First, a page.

Sunflower Insects

Sunflower Bud Moth, Suleima helianthana (Lepidoptera: Tortricidae)

Sunflower>Sunflower Budworm Larva.JPG

Larva of sunflower bud moth.


Bud moth larval damage with frass and emerged pupal case.

bud moth

Adult bud moth


This is pale grey moth 8.0 – 12.0 mm (3/8 – 5/8 inches) long with two dark, transverse markings across the back of its forewings that remain clearly visible when the moth is at rest. The eggs may be laid on various plant parts and larval entrance holes are clearly discernible by the large lumps of black frass exuding from them. Attacks on plants in vegetative stages may kill the apical meristem, resulting in a branching plant. When plants are attacked in reproductive stages, flower buds are the preferred site for oviposition and the entire head can be severely deformed. Mature larvae pupate within the plant stalk or flower receptacle and empty pupal cases are sometimes left protruding from emergence holes. Diapausing larvae can be recovered from the upper portions of infested stalks in late fall.

Life History and Behavior

The sunflower bud moth completes two generations per year in Kansas. Larvae of the first generation typically develop in vegetative parts of the earliest germinating wild sunflowers, although early-planted cultivated varieties also may be attacked in vegetative stages. It is the larvae of the second generation that typically bore flowers and heads in most commercial plantings. Little is known of the ecology of this species, but a variety of composite weeds appear to serve as alternative host plants. Larvae are frequently parasitized by various wasp species when recovered from wild sunflowers, but less frequently when recovered from cultivated plants.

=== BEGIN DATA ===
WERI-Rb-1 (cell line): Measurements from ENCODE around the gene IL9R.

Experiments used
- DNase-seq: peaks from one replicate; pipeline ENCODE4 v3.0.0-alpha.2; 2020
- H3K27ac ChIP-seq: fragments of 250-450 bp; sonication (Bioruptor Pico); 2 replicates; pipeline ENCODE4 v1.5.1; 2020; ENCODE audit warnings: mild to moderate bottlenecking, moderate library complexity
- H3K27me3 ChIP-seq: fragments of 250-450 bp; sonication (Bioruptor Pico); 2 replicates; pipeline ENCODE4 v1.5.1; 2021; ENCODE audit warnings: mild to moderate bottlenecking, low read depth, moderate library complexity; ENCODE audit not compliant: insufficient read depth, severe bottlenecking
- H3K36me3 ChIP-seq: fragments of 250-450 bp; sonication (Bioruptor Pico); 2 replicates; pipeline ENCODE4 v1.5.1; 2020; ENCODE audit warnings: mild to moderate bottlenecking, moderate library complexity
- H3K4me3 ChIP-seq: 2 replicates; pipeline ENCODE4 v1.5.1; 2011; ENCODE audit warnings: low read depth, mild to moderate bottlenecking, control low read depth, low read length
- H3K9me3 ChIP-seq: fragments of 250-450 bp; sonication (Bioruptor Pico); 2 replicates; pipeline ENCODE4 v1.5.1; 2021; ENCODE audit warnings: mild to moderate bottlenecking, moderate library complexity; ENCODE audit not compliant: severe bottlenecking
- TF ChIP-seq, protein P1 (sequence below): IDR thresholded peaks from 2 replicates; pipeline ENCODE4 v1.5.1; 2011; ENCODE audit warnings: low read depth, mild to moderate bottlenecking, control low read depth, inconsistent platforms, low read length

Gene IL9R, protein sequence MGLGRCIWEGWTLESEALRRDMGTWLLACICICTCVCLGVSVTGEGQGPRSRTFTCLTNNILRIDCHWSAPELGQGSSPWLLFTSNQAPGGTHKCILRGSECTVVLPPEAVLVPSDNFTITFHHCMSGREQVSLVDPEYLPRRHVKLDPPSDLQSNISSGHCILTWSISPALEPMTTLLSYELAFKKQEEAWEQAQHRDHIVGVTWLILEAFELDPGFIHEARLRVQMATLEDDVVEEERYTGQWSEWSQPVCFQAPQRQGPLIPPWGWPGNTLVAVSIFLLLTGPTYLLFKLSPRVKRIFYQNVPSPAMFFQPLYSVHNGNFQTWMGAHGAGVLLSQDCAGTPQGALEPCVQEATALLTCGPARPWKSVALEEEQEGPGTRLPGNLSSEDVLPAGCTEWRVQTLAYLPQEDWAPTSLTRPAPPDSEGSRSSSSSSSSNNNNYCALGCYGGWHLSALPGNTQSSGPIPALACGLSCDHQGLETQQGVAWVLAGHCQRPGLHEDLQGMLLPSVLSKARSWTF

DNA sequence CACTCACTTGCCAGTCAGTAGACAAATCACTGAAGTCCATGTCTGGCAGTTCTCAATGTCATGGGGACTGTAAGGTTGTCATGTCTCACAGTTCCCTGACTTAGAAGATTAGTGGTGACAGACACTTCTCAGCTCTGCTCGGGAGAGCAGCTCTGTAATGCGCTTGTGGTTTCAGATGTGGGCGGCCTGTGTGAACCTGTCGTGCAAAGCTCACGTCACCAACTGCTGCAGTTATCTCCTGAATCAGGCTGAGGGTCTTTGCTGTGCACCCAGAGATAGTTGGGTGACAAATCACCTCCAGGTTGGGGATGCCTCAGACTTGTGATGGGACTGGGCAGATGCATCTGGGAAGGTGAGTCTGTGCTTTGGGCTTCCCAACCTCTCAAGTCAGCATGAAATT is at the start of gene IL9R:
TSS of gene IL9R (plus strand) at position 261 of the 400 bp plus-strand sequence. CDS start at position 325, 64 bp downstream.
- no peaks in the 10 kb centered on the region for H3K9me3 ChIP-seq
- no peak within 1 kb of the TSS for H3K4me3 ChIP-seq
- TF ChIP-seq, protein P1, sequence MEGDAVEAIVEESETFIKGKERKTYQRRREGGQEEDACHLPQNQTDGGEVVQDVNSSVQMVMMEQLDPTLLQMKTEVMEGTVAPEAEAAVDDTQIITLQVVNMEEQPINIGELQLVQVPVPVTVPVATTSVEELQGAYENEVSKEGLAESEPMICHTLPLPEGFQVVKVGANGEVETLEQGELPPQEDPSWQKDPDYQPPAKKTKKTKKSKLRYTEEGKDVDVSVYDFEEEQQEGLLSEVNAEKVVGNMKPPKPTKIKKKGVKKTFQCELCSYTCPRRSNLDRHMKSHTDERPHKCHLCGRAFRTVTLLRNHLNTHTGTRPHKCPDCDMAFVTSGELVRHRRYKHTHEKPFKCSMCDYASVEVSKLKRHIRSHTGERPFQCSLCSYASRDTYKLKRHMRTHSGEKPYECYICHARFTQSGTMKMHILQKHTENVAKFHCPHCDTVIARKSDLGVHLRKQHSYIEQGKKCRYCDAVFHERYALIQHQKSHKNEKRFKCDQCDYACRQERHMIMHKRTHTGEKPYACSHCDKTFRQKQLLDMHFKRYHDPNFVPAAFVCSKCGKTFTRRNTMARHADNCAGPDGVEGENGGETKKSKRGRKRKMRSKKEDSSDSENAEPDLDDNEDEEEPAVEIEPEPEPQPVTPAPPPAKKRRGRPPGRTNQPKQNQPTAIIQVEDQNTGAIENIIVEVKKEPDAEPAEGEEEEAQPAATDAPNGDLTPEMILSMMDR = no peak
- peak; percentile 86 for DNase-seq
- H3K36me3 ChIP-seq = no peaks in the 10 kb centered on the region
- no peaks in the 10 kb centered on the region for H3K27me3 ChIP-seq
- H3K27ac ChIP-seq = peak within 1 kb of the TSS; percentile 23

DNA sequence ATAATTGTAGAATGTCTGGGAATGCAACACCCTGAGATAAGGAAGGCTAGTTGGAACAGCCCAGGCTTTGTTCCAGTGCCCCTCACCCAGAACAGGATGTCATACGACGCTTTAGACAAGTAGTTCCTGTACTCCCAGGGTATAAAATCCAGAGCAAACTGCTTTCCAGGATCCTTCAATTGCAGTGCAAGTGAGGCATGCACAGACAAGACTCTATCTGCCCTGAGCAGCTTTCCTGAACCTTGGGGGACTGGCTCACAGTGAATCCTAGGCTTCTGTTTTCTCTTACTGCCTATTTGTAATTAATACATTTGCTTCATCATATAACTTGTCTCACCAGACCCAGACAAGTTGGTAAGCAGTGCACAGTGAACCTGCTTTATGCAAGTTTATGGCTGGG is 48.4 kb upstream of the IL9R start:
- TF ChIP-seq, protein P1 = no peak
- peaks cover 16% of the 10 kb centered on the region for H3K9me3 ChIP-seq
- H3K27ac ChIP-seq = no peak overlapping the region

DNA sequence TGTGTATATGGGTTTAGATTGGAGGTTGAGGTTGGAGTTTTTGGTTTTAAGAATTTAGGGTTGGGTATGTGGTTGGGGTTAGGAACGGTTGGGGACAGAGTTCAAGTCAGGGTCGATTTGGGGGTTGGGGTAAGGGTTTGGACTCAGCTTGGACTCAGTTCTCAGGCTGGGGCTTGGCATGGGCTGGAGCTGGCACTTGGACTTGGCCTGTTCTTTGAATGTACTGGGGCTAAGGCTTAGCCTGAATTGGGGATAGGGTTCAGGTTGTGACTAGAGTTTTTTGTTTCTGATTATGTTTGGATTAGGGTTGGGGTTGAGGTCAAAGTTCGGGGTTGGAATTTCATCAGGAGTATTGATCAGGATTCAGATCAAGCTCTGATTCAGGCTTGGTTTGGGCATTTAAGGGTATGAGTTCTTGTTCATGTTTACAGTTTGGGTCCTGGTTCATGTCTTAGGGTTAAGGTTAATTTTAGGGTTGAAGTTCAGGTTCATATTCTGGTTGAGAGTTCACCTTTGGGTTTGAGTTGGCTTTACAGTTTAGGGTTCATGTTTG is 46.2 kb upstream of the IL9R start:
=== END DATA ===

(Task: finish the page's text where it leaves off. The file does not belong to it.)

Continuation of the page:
Growers’ attention may be drawn to mishapen plants with large lumps of black frass exuding from the stalk so there is need to recognize the cause of this damage. Usually, only a small proportion of plants in a field are affected by bud moth and only a fraction of those plants attacked in vegetative stages will fail to produce a head due to meristem destruction - most continue to develop normally. Consequently, no economic threshold has been established and chemical treatments directed at bud moths are not considered economically justified.

Page last updated 10/02/2013 by J.P. Michaud.